A more notable example of worldwide co-operation in the success of a single research institution would be hard to find and, fortunately, this co-operation is continuing and even expanding. As a result, the Philippines now has a research institute in full operation that is probably the most outstanding of its kind in Asia: and it is still growing and progressing toward greater things. It will undoubtedly make great contributions in future years to the knowledge about wood and wood utilization, particularly the tropical woods of Southeast Asia and neighboring island countries. It will thus be a living monument to the many organizations and individuals whose contributions made it possible.
The research program in the early years of such a forest institute must be largely of the exploratory or survey type, to learn the strength, durability, specific gravity, shrinkage, seasoning properties, treating properties, chemical composition, fiber dimensions, pulping and paper-making properties and other properties and uses of all the commercially important woods and, eventually, of all the tree species of the Philippines. At the same time, studies must be made to develop improvements in processing to reduce waste or improve the final product and to search for new industrial uses for which wood now wasted can be employed.
The necessity for concentrating on the survey type of work in the beginning is due in part to the lack of knowledge of the basic properties of Philippine woods. This information is urgently needed commercially and must be obtained as quickly as possible. It is also due in part to the lack of training and experience of most of the staff in scientific research. As the experience and competence of the staff increases, however, and they develop their initiative and understanding, these empirical studies will gradually give way to more scientific investigations.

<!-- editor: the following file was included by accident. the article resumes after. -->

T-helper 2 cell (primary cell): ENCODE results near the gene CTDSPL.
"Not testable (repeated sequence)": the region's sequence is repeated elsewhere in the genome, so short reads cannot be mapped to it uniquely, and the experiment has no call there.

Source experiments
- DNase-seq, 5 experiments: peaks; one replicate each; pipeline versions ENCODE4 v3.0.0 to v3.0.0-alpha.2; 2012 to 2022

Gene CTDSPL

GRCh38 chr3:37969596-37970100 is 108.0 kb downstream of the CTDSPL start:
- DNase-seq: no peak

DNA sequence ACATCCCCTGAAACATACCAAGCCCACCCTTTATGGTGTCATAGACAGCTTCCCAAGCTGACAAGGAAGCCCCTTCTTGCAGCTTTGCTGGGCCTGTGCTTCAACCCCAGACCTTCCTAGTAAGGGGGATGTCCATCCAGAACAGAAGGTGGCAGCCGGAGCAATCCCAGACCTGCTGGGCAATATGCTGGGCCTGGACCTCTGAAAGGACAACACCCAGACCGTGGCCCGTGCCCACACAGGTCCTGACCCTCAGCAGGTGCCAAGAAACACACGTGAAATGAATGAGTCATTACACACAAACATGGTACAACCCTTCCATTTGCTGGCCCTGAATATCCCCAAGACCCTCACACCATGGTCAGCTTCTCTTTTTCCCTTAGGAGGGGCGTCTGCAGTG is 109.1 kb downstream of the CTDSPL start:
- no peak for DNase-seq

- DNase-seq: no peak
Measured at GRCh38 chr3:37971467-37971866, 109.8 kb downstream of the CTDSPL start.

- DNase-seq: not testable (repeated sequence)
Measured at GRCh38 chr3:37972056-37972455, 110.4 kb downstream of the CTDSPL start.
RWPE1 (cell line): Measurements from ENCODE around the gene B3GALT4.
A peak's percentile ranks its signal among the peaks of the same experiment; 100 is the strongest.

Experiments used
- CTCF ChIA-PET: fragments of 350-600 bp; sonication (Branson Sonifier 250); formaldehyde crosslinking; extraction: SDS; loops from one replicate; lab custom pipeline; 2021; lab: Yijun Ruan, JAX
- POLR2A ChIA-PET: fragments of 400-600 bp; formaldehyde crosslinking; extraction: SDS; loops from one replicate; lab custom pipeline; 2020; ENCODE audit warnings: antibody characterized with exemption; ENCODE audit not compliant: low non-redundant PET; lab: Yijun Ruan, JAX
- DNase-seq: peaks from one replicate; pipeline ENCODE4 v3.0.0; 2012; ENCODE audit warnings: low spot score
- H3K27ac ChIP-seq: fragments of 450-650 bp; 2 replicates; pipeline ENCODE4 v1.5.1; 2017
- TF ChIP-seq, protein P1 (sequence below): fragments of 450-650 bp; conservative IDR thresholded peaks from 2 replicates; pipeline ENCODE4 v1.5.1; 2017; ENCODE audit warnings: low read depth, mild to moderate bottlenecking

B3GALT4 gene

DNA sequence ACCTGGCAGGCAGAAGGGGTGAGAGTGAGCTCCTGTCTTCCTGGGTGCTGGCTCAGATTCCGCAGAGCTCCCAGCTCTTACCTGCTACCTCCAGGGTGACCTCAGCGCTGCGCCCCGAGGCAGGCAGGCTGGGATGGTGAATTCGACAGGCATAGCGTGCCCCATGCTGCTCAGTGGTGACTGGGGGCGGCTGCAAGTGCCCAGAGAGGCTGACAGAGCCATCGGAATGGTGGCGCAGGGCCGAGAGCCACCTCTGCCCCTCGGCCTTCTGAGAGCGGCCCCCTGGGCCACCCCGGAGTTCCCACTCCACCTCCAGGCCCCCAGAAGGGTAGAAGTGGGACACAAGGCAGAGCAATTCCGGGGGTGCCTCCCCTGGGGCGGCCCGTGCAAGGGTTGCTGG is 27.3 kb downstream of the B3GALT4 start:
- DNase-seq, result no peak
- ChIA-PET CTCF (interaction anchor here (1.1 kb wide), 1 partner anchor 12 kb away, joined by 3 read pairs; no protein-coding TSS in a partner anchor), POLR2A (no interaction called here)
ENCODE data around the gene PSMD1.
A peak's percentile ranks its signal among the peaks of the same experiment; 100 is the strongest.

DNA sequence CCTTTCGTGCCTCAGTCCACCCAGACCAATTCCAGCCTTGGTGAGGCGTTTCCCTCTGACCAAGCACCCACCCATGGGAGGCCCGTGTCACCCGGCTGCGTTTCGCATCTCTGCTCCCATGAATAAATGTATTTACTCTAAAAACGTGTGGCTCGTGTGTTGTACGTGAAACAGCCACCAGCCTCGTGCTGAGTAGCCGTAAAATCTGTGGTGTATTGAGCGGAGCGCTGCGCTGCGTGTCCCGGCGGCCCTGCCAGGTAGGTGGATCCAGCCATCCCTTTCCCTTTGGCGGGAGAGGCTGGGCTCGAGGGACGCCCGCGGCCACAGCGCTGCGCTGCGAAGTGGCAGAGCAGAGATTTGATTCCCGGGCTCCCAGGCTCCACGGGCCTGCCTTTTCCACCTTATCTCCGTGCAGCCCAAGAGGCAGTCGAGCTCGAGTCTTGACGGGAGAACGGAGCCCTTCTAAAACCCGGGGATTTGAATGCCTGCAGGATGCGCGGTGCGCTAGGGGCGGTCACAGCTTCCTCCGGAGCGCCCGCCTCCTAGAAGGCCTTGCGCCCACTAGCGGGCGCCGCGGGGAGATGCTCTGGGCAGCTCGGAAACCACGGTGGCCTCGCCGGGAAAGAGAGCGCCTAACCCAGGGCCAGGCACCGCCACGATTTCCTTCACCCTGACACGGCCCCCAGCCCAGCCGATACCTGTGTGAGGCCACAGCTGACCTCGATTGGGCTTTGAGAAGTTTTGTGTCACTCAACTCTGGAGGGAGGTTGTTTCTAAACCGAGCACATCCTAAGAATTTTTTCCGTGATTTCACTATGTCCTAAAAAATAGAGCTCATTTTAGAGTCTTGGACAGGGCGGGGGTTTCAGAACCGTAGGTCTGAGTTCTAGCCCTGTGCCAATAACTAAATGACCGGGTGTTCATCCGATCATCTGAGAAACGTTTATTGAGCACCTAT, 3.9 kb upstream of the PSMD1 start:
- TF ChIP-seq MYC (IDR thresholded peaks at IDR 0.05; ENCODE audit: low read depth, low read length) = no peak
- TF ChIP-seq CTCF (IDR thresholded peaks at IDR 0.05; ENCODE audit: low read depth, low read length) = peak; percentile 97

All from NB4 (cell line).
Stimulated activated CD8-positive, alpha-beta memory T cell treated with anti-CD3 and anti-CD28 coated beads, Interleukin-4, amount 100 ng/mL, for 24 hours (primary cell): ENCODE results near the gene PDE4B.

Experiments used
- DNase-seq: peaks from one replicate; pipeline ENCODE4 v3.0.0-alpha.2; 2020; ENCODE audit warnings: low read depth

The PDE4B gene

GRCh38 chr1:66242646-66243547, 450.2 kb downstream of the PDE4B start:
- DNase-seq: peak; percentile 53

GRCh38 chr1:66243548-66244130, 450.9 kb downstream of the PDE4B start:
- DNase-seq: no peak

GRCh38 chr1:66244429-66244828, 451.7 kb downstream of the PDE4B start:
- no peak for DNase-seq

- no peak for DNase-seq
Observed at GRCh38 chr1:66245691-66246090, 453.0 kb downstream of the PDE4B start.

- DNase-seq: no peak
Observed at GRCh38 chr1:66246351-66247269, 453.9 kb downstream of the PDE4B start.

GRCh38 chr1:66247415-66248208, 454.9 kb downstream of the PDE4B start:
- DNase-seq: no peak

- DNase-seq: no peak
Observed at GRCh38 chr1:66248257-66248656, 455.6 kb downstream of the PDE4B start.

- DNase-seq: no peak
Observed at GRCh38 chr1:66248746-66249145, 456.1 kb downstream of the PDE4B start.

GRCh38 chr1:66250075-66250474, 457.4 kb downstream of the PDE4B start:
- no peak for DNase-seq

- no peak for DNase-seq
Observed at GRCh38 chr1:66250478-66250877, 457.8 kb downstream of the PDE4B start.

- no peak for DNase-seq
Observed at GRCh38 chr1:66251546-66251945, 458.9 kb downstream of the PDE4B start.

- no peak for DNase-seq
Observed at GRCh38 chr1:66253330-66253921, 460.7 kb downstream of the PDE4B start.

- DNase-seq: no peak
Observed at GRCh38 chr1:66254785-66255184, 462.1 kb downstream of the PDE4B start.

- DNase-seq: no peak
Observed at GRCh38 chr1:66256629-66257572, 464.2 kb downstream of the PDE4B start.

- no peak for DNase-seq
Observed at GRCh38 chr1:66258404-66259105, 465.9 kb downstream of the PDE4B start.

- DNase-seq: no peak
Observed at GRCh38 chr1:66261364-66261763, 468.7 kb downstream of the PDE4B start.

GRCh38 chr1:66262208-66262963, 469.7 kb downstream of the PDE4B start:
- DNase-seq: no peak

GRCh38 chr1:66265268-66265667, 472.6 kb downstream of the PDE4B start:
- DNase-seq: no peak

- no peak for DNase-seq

FIGURE 1. - Front view of the main building of the Philippine Forest Products Research Institute (formerly Forest Products Laboratory). The building, located among the tropical vegetation of Mount Makiling National Park 70 kilometers south of Manila, was first occupied by a very small staff in November, 1954.
FIGURE 2. - "Midget" Fourdrinier paper machine that produces a continuous sheet of 8.5 inch. (21.5 centimeter) wide paper in a variety of thicknesses. Over 125 different papers have thus far been made on this machine from hardwoods, bamboos, abaca, bagasse and mixtures.
The research and development being done by other forest products laboratories are a great help to the new institute and provide much information of immediate applicability to Philippine conditions, without the necessity of repeating the entire research. Some of the work of other countries will have to be repeated, however, to learn how the results apply to Philippine woods and conditions
The research program of the institute is organized into the same general lines of work as are common in other forest products laboratories. In some details the assignment of individual projects to the research divisions is not entirely logical but this is recognized and will be corrected later as opportunity permits.